Note: Where available, the PDF/Word icon below is provided to view the complete and fully formatted document
Disclaimer: The Parliamentary Library does not warrant or accept liability for the accuracy or usefulness of the transcripts. These are copied directly from the broadcaster's website.
Maldives to go 'carbon neutral' -

View in ParlViewView other Segments

ELEANOR HALL: As Australia's Parliament considers an emissions trading scheme that would reduce
carbon emissions by as little as five per cent, one of the world's smallest nations has pledged to
reduce its emissions by 100 per cent.

The president of the Maldives, Mohamed Nasheed, said his country will swap fossil fuels for wind
and solar power within a decade.

Simon Lauder has our report.

SIMON LAUDER: As rich nations agonise over how much responsibility they should take for the world's
biggest environmental problem, one of the poorest and smallest countries is aiming to go all the
way.

The Maldives is a chain of coral islands, south of India. The islands are less than two metres
above sea level and are home to 385,000. Maldives President Mohamed Nasheed says he wants his
ambitious plan to inspire the world.

MOHAMED NASHEED: We understand more than perhaps anyone what would happen to us if we don't do
something about it or if the rest of the world doesn't find the imagination to confront this
problem.

So basically we don't want to sit around and blame others; but we want to do whatever we can. And
hopefully if we can become carbon neutral and hopefully when we come up with the plans and the
investments plans as well, we hope that there plans also will serve a blue-print for other nations
to follow.

SIMON LAUDER: The Maldives plan is simply to replace fossil fuels with wind and solar power -
requiring 155 wind turbines and a half square kilometre of solar panels. It would cost an estimated
$US110-million per year, but the President says the investment will pay-off.

MOHAMED NASHEED: We ourselves, are already spending this kind of money to other energy costs so I
think it is really quite interesting that we found out this week that it is going to cost us
$110-million a year; but then it is going to pay back in 10 years.

So within 10 years, this $110-million we would have already paid back and then we would have
hopefully assisted to save environment degradation to a certain extent and also at the end of the
day we would be coming out with much cheaper energy.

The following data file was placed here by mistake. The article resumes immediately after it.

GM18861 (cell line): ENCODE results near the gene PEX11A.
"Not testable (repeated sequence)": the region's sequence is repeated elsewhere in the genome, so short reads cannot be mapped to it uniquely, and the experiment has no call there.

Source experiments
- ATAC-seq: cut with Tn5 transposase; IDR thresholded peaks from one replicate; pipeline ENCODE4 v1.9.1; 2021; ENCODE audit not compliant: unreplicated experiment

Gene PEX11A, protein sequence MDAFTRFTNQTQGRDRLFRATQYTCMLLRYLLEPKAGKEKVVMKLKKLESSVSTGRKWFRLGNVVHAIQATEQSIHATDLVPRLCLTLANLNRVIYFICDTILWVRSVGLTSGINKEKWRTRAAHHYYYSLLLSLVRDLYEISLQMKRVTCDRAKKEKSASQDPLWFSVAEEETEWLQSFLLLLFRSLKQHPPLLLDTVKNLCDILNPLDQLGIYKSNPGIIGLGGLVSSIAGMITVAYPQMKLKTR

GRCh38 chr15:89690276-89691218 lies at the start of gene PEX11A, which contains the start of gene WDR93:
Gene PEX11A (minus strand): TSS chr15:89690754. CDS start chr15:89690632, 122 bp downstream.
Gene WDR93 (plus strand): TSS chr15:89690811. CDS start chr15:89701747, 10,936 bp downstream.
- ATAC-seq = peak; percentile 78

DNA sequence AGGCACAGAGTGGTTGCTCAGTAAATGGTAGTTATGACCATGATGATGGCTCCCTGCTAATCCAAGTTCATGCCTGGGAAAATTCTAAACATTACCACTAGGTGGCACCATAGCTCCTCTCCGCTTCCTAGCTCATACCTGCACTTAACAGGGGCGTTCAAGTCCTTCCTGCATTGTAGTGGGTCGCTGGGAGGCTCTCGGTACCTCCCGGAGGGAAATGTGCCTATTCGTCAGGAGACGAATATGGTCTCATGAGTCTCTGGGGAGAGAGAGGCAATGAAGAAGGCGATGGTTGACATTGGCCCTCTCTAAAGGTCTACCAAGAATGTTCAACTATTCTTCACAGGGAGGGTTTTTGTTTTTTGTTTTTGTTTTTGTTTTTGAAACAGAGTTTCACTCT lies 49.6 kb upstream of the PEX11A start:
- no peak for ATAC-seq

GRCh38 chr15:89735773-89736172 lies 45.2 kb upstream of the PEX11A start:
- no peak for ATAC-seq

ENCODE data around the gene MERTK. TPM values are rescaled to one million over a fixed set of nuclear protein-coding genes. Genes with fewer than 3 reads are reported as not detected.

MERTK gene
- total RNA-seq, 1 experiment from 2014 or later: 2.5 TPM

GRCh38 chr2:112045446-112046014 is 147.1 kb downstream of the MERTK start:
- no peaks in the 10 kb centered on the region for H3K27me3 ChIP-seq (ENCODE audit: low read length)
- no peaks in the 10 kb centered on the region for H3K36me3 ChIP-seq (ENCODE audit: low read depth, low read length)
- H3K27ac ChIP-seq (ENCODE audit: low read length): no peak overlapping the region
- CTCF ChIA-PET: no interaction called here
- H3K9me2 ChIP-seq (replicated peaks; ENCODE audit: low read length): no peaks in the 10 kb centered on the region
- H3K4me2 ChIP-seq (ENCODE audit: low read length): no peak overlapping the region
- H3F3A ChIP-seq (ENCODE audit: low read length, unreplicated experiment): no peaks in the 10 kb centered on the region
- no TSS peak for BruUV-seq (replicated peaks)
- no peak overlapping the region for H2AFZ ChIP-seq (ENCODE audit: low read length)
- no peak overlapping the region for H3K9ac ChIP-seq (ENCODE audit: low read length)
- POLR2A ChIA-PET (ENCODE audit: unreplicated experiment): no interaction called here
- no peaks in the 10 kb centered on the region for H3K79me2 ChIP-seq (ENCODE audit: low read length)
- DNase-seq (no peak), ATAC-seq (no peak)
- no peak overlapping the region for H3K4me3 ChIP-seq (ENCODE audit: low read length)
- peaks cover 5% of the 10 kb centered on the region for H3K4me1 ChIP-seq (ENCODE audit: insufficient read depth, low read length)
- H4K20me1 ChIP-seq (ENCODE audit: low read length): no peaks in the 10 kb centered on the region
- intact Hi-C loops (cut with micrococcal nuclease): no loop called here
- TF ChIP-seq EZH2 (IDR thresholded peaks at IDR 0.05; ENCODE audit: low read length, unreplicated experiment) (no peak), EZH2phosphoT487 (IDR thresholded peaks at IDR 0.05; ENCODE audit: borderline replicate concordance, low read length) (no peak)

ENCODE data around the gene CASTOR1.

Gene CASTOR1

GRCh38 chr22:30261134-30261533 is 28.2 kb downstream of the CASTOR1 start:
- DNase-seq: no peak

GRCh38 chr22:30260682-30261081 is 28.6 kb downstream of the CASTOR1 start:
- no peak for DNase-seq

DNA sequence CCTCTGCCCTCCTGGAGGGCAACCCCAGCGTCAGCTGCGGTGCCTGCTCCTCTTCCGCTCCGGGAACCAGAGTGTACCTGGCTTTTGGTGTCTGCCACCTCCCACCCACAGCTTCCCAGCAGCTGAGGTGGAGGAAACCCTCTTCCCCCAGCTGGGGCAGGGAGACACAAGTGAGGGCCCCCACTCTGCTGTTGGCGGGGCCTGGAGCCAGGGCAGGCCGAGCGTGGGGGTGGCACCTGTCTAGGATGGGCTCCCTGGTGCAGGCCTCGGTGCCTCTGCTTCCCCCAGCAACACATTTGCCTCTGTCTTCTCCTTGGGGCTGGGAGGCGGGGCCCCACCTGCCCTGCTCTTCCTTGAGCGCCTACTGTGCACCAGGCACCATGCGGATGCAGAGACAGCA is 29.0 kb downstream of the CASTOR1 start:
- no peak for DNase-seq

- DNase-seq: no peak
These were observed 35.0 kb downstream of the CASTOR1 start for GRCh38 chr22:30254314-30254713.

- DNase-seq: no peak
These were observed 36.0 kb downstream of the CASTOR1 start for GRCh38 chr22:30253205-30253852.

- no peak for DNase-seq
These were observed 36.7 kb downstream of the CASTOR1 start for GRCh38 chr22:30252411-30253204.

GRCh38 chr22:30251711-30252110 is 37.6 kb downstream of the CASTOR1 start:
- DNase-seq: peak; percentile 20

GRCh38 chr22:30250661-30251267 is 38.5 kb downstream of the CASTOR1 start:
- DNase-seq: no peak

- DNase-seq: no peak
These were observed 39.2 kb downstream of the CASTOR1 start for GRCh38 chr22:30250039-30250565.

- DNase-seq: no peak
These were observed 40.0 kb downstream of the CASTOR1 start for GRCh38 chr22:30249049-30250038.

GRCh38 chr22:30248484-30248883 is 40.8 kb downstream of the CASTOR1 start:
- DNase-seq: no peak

SIMON LAUDER: Scientists told a conference last week that sea levels appear to be rising almost
twice as fast as previously forecast by the United Nations.

The pledge from the Maldives sends an unambiguous message to world leaders who are preparing to
meet for an international climate change conference in Copenhagen at the end of the year.

The announcement has been timed to coincide with the launch of a film that also sends a blunt
message.

(Extract from movie)

EXCERPT FROM 'The Age of Stupid'(voiceover): Observing people on a far off beach. Running around in
circles. Fixated on these small area of sand under their feet as a tsunami races towards the shore.

(End of extract)

SIMON LAUDER: 'The Age of Stupid' uses computer generated scenes, such as a burning Sydney Opera
House in an attempt to get an urgent and dramatic message about climate change through to a
mainstream audience. It shows a man looking back from the year 2055 and wondering why no-one acted
sooner.

Filmmaker, Franny Armstrong spoke to the BBC.

FRANNY ARMSTRONG: Our film is the humans, the human story. What this is about is that our actions
now are going to kill hundreds of millions of people.

SIMON LAUDER: Franny Armstrong describes the current proposal for a post-Kyoto agreement as a
'suicide pact' and she wants to use her film to affect the political mood before the Copenhagen
summit.

FRANNY ARMSTRONG: We are aiming for 250-million people seeing this film before Copenhagen which
sounds ludicrously ambitious but it is only 10 times more than we managed for our last film McLibel
and also we are talking about the end of the world so, you know. We should really, you know, let's
aim high.

Yeah, we raised the money by a scheme that we call crowd funding. Basically 228 different people
invested in the film - between $500 and $35,000 pounds each and they all own a piece of the profits
as do the crew who had to work at ridiculously low wages.

But the point is that we wanted to own the rights so that we could control the distribution and we
could maximise the number of people who see it this year, get inspired and then join the fight to
pressurise the governments before Copenhagen.

ELEANOR HALL: That is film-maker, Franny Armstrong ending that report from Simon Lauder.